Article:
Shelby County Mayor Lee Harris said mayors of each of the county’s seven municipalities are expected to deliver Stay at Home orders by the end of Tuesday similar to the one Memphis Mayor Jim Strickland issued Monday.
The end date for those orders will not be specified, but will be reviewed every seven days and renewed if necessary.
“If all of us don’t work collaboratively, we will continue to see spread and so the effort here is to make sure everybody is doing the same thing for the same goal and that’s to reduce spread and encourage social distancing,” Harris said. “I think this is a major disruption. There’s no doubt about it. The coronavirus is a major disruption to our way of life and we can expect it’ll have a pretty long lasting effect on our way of life.”
Harris said the goal at the end of the day is to “put people in a position to stay safe.”
Harris said the order will be enforced by the Shelby County Sheriff’s Office: “In the first instance, we’ll politely ask people to be compliant, but we might have a stronger set of options should the need arise.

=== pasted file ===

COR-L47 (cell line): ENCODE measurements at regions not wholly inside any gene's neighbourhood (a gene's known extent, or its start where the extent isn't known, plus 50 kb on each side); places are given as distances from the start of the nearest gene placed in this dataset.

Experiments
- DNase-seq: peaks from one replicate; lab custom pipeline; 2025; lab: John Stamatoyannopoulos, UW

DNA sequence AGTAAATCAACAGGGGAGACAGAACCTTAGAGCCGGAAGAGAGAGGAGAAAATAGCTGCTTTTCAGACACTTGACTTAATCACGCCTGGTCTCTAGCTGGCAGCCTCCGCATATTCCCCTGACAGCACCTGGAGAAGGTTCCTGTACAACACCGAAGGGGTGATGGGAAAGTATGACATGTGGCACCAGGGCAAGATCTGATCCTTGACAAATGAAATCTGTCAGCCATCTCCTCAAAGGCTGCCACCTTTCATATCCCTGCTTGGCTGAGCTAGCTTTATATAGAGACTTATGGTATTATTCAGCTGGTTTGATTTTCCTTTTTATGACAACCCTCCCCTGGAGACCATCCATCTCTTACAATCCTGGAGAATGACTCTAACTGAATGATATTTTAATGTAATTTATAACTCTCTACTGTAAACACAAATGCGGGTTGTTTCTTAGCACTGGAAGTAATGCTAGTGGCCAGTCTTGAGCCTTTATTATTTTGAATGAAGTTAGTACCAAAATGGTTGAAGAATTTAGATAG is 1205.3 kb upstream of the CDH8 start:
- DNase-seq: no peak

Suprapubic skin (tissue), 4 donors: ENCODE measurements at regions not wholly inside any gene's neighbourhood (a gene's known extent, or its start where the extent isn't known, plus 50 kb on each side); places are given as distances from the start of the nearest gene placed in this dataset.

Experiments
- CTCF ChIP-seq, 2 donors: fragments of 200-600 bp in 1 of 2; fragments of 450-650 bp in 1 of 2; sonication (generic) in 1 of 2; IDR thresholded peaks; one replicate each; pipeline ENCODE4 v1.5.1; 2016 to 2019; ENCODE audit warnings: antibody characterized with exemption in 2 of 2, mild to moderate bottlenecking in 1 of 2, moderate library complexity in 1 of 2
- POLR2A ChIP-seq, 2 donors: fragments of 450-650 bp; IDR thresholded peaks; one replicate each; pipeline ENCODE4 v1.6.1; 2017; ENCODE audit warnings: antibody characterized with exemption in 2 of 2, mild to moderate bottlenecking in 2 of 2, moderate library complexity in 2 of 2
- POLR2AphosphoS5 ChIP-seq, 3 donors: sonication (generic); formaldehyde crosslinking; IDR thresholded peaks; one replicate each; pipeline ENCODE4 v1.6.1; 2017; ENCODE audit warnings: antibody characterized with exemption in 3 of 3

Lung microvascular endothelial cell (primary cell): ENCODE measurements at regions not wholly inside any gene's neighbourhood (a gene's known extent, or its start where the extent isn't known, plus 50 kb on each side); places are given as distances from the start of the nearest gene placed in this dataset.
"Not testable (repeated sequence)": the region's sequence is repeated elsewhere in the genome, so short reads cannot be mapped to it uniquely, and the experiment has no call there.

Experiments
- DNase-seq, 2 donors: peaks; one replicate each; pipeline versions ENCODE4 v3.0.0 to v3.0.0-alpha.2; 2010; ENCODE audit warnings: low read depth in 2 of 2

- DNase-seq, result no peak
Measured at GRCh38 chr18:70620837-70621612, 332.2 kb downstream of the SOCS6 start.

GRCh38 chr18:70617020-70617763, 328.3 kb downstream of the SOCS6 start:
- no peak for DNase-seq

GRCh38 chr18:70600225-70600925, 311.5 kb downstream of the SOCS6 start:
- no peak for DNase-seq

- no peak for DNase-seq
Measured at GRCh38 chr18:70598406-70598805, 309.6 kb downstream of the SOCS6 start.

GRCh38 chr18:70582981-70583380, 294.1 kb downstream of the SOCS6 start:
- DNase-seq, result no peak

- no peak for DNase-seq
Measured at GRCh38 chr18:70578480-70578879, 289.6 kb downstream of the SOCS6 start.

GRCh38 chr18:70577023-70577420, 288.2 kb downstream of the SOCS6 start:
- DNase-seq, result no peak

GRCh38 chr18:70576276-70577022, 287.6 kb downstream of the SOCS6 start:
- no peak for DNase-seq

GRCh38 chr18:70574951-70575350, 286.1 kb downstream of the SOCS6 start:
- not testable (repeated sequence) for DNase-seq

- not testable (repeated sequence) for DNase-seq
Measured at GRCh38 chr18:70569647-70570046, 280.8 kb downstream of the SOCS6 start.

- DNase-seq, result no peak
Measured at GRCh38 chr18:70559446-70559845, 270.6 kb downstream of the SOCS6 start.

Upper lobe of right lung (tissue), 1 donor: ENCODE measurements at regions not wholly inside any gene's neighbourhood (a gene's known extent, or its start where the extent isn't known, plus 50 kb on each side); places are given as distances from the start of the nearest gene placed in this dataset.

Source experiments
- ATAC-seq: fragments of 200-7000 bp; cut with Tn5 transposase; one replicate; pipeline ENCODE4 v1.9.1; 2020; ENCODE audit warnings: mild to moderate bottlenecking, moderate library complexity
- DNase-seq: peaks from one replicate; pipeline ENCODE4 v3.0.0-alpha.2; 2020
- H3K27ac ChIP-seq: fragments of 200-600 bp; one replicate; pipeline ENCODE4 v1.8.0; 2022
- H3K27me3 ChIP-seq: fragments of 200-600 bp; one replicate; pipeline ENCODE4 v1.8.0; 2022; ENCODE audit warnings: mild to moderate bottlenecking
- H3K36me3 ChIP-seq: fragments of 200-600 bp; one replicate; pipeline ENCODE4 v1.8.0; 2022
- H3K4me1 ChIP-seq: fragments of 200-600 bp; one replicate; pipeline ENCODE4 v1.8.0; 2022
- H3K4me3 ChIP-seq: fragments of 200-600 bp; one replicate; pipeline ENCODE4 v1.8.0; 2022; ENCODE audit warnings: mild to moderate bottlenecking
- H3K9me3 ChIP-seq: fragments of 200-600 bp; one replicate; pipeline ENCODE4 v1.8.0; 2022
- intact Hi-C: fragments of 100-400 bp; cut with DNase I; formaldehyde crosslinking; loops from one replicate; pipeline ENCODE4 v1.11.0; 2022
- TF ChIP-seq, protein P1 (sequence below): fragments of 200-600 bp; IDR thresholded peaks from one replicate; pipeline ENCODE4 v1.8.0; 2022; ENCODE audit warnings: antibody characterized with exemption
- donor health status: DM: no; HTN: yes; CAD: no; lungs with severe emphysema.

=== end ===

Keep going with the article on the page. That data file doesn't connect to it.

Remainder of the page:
“The only way to get the message out around social distancing and reducing spread is to be extremely aggressive.”
Alisa Haushalter, director of the Shelby County Health Department said Monday afternoon that the number of cases in the county has reached 93.
Currently, there are 103 individuals under quarantine in the county.
There are 615 cases in the state as of Monday afternoon. Two individuals in Tennessee have died as a result of COVID-19.
Haulshalter said the county is continuing to see transmission in the workplace so it is “critical that individuals do not go to work if they are ill.”
She also said the health department anticipates the Stay at Home orders will have a “positive impact” on the outbreak. Generally, the number of cases double every five to seven days. Haulshalter said the county is looking to reduce that doubling every week and lower the peak curve.
Looking at China as an example, Haulshalter said it might be as many as four incubation periods of the coronavirus, which equates to about two months.
“We ideally hope to see some peak in two to four weeks, but we know the numbers are going to go up in the next couple of weeks and hopefully start to plateau by then and then come down,” Haulshalter said. “We don’t know in the United States and here in the South how the summer and spring seasonality is going to impact it.”